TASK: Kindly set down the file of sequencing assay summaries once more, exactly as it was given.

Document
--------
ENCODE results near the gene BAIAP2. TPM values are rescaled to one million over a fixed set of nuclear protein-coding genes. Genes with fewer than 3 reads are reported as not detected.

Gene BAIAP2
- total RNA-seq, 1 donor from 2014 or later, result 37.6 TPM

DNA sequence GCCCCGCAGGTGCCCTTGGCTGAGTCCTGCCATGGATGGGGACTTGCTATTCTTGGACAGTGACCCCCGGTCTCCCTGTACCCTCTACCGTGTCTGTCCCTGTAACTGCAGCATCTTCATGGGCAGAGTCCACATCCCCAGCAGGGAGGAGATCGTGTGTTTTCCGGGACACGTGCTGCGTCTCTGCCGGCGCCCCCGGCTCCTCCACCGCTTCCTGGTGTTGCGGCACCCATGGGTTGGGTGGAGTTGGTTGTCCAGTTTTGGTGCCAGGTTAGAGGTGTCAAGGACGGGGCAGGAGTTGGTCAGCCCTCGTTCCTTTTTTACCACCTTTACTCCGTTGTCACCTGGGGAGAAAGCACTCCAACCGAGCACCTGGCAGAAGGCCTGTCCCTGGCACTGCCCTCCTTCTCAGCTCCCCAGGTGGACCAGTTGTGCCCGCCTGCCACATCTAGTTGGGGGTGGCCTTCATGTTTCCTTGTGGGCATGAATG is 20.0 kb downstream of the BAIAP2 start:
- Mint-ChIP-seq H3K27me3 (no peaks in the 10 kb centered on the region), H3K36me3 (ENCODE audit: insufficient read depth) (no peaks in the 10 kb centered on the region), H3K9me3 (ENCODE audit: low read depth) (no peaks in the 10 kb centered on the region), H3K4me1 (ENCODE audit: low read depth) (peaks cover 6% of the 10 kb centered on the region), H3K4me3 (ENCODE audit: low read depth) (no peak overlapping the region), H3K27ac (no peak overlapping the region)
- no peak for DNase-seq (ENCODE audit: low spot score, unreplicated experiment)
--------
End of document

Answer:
ENCODE results near the gene BAIAP2. TPM values are rescaled to one million over a fixed set of nuclear protein-coding genes. Genes with fewer than 3 reads are reported as not detected.

Gene BAIAP2
- total RNA-seq, 1 donor from 2014 or later, result 37.6 TPM

DNA sequence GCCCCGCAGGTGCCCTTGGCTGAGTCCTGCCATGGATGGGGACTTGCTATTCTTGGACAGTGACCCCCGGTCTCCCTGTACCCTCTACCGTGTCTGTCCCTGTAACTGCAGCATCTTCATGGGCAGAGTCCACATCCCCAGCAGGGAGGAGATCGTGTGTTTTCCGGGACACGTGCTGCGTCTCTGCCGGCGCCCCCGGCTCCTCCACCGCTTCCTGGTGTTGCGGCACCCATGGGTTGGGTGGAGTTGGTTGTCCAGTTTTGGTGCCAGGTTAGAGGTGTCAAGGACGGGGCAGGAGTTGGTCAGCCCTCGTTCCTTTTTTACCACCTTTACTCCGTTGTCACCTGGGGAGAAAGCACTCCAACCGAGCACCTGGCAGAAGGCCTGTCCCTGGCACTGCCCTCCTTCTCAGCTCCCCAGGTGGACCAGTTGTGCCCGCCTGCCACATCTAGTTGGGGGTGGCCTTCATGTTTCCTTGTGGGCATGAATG is 20.0 kb downstream of the BAIAP2 start:
- Mint-ChIP-seq H3K27me3 (no peaks in the 10 kb centered on the region), H3K36me3 (ENCODE audit: insufficient read depth) (no peaks in the 10 kb centered on the region), H3K9me3 (ENCODE audit: low read depth) (no peaks in the 10 kb centered on the region), H3K4me1 (ENCODE audit: low read depth) (peaks cover 6% of the 10 kb centered on the region), H3K4me3 (ENCODE audit: low read depth) (no peak overlapping the region), H3K27ac (no peak overlapping the region)
- no peak for DNase-seq (ENCODE audit: low spot score, unreplicated experiment)